• Carrots (Victory Farms)
  • Cucumbers (Walnut Hill)
  • Heirloom tomato (Pleitez Produce)
  • Poblano peppers (Pleitez Produce)
  • Bok choy (Manakintowne Specialty Growers… I think?)
  • Tat soi (Manakintowne Specialty Growers… I think?)

The tat soi is supposed to be similar to bok choy, but less bitter. I’m planning to do a little taste testing experiment later this week. I’ll let you know how it goes.

Another thing I missed last week was the 4th of July. I heard some fireworks while I was on the computer one night but didn’t really see anything. I made up for it the following weekend with a little impromptu cookout with friends, so it was all good. I did make a little 4th of July holiday gift to you, but didn’t get a chance to post it so here it is, albeit a little late!

My red, white and blue roasted potatoes turned out a little more pink, white and purple than I intended, but they were super delicious. I simply cut red, white and purple potatoes into quarters, then tossed them in olive oil and salt, and roasted them in the oven. And I didn’t use just plain old salt. Almost as American as apple pie is this Applewood Smoked Salt from the Spice Diva.

This week will probably have a bit of a catching up theme, as I have a lot of things to share with you that are all a little belated.

Vegology turned two years old while I was living under a rock last week, so I have that post for you.

I also have a few simple recipes up my sleeve that I need to write up, so I’ll pick one out of a hat and post it this week as well.

If I’m feeling really ambitious, I might show you some updated photos of my vegetable garden. Spoiler alert: there are no vegetables. Thank God for farmers!

Super Veggie Saturday


Last week, I was lucky enough to have a three day weekend. Day 1 – beach trip. Day 2 – veggie palooza! Day 3 – errands and chores. We’ll focus on the middle, because chances are, you are all too familiar yourselves with the activities of days 1 and 2.


My super veggie Saturday began at the South of the James farmers’ market, as usual. The stars of these gorgeous photos are carrots from Walnut Hill Farm, flowers from Amy’s Garden, and berries from Pleitez Produce.


Kyle took a few more risks this week and brought home some versatile, seasonal ingredients along with a few fresh surprises.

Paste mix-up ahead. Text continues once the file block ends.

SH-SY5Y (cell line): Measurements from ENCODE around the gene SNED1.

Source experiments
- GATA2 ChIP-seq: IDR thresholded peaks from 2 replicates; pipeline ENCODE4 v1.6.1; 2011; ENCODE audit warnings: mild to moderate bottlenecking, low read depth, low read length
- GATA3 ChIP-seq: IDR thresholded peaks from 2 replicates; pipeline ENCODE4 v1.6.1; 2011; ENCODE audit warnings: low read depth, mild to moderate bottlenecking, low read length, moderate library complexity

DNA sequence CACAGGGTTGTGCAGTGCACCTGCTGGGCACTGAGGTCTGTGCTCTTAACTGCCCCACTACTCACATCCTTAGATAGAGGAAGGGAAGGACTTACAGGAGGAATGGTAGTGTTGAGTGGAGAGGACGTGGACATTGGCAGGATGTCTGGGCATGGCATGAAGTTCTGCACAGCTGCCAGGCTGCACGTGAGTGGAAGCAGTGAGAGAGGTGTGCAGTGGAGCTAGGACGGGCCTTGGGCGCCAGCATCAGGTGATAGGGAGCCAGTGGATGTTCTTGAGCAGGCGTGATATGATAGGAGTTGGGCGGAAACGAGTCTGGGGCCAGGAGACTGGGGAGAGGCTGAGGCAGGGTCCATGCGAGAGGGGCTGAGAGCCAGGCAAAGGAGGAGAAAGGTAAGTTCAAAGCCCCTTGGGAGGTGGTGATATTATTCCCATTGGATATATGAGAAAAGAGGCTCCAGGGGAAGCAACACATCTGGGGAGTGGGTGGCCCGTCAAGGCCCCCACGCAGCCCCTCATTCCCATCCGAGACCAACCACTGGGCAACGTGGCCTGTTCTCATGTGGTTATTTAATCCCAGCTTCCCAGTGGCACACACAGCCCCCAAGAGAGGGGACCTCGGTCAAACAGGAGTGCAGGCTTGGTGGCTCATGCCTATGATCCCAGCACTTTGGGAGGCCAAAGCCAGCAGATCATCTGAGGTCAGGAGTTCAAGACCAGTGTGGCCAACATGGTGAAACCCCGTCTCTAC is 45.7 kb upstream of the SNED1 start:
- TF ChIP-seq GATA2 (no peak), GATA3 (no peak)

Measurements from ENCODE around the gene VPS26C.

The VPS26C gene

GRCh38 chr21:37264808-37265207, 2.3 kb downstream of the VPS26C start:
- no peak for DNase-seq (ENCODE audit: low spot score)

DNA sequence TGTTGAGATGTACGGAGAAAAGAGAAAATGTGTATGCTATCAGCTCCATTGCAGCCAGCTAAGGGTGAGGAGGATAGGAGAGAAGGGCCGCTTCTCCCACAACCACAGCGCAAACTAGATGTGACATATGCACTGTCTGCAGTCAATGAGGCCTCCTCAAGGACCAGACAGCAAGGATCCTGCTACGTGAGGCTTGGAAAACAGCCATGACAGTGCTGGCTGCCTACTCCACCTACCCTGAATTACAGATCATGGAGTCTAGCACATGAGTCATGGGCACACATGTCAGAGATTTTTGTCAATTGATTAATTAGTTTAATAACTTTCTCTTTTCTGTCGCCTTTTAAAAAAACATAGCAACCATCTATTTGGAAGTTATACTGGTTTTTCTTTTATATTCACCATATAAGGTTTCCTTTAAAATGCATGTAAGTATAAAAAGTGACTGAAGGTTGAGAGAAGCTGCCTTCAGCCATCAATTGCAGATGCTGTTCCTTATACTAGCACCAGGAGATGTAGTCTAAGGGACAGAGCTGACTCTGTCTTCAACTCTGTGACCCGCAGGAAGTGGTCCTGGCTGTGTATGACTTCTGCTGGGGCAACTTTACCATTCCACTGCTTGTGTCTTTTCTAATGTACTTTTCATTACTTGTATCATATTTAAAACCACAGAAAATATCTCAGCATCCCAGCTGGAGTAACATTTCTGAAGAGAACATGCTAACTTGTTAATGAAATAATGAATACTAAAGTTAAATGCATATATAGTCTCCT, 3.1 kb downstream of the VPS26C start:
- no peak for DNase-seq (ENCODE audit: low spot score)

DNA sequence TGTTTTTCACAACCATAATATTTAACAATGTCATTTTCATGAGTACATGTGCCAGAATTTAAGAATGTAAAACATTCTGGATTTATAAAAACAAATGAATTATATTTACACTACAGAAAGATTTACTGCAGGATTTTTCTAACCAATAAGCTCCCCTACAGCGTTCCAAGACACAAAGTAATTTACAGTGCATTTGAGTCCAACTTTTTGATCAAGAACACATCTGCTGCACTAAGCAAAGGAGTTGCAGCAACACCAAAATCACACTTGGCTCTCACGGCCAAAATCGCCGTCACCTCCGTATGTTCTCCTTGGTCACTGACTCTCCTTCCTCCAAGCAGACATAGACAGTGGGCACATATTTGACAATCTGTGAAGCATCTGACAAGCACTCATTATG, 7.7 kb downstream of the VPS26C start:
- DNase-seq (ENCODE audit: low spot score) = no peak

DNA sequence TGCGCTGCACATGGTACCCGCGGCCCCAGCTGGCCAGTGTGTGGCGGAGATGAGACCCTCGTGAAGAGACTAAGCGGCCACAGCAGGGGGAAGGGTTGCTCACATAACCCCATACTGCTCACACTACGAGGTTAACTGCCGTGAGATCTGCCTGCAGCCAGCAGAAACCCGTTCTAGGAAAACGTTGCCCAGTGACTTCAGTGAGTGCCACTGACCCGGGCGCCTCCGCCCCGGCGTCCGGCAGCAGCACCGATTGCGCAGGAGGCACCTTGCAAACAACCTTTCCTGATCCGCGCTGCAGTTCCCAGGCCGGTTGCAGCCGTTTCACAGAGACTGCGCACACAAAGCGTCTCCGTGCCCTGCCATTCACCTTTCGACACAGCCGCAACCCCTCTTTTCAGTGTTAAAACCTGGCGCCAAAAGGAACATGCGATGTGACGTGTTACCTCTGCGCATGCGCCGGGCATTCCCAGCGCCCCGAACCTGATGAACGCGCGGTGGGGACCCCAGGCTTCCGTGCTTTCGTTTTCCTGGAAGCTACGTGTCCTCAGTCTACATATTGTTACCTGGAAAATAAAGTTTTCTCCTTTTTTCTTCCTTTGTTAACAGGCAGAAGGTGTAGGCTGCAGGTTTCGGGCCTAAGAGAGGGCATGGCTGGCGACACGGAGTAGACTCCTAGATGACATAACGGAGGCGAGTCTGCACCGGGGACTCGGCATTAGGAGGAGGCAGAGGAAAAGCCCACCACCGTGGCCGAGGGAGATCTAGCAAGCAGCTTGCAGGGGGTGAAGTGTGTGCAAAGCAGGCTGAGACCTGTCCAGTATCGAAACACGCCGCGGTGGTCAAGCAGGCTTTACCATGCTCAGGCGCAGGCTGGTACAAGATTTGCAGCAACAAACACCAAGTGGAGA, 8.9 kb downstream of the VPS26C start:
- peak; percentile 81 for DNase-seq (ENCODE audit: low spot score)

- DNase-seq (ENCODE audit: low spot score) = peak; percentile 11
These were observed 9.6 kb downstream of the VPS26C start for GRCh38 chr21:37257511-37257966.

This week’s loot:

  • Purple kale
  • Collard greens
  • Carrots
  • Summer squash
  • Assorted peppers
  • Purple potatoes
  • Tomatillos

This purple and green kale from Pleitez Produce is so vibrant. I can’t wait to see if it holds this color when steamed or sautéed.


While Kyle shopped, I helped out with the cooking demo. You may read my recaps of all of this season’s demonstrations by clicking on the Market Chef link at the top of the page. The posts are in chronological order, which makes catching up easy.

After the farmers’ market, I went to the Richmond Vegetarian Festival in Bryan Park. There was so much vegan and vegetarian food there; it was definitely the best food festival I have been to in Richmond. One of the highlights was the Meatless Gourmet vegan “Iron Chef” competition.


Three chefs battled for the title of Meatless Gourmet Champion while highlighting this year’s secret ingredient, corn.


The first contestant was Greg Johnson of The Citizen. His restaurant is my favorite lunch spot downtown, and I wrote a post last year explaining why. The food is always fantastic and I appreciate the consistent quality. The banter between Greg and his staff is also entertaining, and there was no shortage of that during the competition.


The second contestant was Jenna Sneed of Fresca on Addison. I have to imagine this girl gets sick of always being introduced as Chef Jimmy Sneed’s daughter. Although she is descended from Richmond restaurant royalty, I think Jenna has proven with Fresca that she can stand on her own as a Chef and restaurateur, regardless of her pedigree. Fresca is a place I need to visit more often, but I’ll never forget the vegetarian-friendly Cobb salad I had the first time I went there, or the comforting bowl of soup I had once when I visited with a head cold. I have a lot of respect for a Chef who can make a good soup.


The third contestant was Jen Mindell, of Rooster Cart and formerly of Café Gutenberg. I have heard great things about Rooster Cart, yet I had not found the opportunity to try their food until the festival on Saturday. The Presidente and the tofu banh mi were both delicious. Before it closed, Café Gutenberg was my favorite place for vegetarian food in Richmond. Jen’s dishes are always very creative and the flavor combinations are out of this world.